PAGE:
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Thread: Fussy Baby
12th December 2012 05:04 PM #1
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- Dec 2012
My premature son who is now 8 months old (6 months adjusted) is having problems with solids. I try and feed him about three times a day but it seems that this makes him fussy. Sometimes he won't even eat more than one or two spoonfuls before he starts crying and yet other times he will eat 1/2 a jar of baby food. I even try and feed him at the sasme time every day. Are there any suggestions you can give me to help with this issue? I am one frustrated mum.
14th December 2012 12:10 PM #2
Here, in the Pregnancy, Birth & Beyond forums, we are great proponents of baby led weaning.
With this kind of weaning, you look at your child's developmental signs to determine when to introduce solids. You also introduce whole foods like a banana (not mashed) or a slice of avocado. Something that they can grasp in their hand and put to their mouth.
The "Baby Led Weaning" mantra is "Food is for fun, until they are one." This means that you could fully breastfeed your son until he is one year old without any problems... (and for him that might mean until he is 14 months, because he was born 2 months early).
I addressed this in more detail on another post where you were concerned about baby not putting on weight fast enough.
Here are two videos - one discusses the benefits of baby led weaning, and the other shows you how one couple introduced solids to their 6 month old baby. You'll want to be sure you breastfeed your baby before offering the solids so that he's not starving and doesn't get frustrated. You'll notice in the 2nd video (it's actually a series of videos) that the baby really is playing with the food to begin with. Enjoy!
Remember, it's all about fun right now. If you are frustrated then stop whatever it is that is frustrating you. Frustration can cause your milk to become lower in quality and we want to be sure your milk is the highest quality possible to help your little one gain weight faster.
I found that after my 1st child, I simply preferred to breastfeed mostly until they were one. They started showing interest in food at 8 months of age, and that's when I introduced solids, but they didn't have solids every day because it was simply easier for me to breastfeed. They needed a relaxed, non-stressed Mama, and breastfeeding without thinking about feeding solids was just easiest for me, and the babies enjoyed it too.
One thing I forgot to mention on my other post is to be sure you are taking a high quality prenatal vitamin so that you're getting more of the nutrients you need to produce higher quality milk. Also, if you find you're feeling stressed, post back and I'll give some suggestions of nutrients you can take to help with let-down and help you be calmer.
14th December 2012 01:37 PM #3
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- Dec 2012
Thanks so much for the response. I love this idea of baby led weaning! I'll have to try it. I think my little one would love it, he's getting into everything right now.
Also, I would love to hear your suggestions on nutrients to help with let-down and with being calmer, as a mum of 3 I do have some un-nerving moments.
15th December 2012 02:37 AM #4
With my first baby, my lactation consultant suggested I take magnesium which helps with relaxation and that helps with let-down. Over my 10+ years of lactating, I sometimes took Magnesium and sometimes took a Calcium/Magnesium supplement. I made sure that Cal/Mag was chelated with amino acids for better absorption. Calcium citrate and magnesium citrate are more easily absorbed than other forms so sometimes I opted for the citrate version but mostly I just went with a chelated version because it was easier to find.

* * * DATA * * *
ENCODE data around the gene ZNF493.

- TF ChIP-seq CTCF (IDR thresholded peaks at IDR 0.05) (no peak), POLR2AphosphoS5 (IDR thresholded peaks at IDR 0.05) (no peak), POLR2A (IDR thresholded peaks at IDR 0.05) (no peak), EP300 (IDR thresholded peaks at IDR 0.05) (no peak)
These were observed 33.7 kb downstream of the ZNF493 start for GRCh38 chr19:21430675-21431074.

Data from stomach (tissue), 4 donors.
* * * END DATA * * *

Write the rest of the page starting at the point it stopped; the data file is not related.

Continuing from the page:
Vitamin B12 is also very good for nerves and would be beneficial.
Most people are deficient in Essential Fatty Acids and Vitamin D (especially during the winter). You can now get Cod Liver Oil in gel caps and Cod Liver Oil has Vitamin D in it, though I take a separate Vitamin D supplement because I know I need more Vitamin D. I asked my doctor to order a Vitamin D test at my latest check-up and it showed that my levels were low-normal, which told me they were too low.
Cod liver oil would be beneficial for milk quality and milk production too.
And then there's Mother's Milk Tea which I find at my local vitamin store. It has a variety of herbs which have traditionally been used throughout the years to support lactation. My midwife gave me a box after the delivery of each of my babies. You may find it a relaxing, warming drink, especially during the winter months. Drink according to the directions on the box.
Fenugreek is an herb that helps to stimulate breastmilk production. Check the Mother's Milk Tea to see if it has fenugreek in it.
Nature's Sunshine makes a supplement called Breastfeeding Support. It has Fenugreek and Blessed Thistle in it, both of which are well known for supporting breastmilk production.
If you want to compare your milk before and after taking supplements, you could express a little milk onto a dark surface and take a picture of it. Then you could do some things to support breastmilk production (i.e. herbs, tea, diet, etc.) and after a month, express some milk and take a picture of it. Compare the two pictures and see if you can actually see a difference in the color. Of course you'll want to try to do this test at about the same time of day each time (don't do one in the morning and one in the evening) because breastmilk changes consistency throughout the day. You'll also want to compare foremilk to foremilk or hind milk to hind milk, being that the hind milk is higher in fat and calories.
Would love to see the pictures if you choose to do this. But even if you don't, you can be assured that your breastmilk will improve simply from making some dietary changes and adding in some supplements.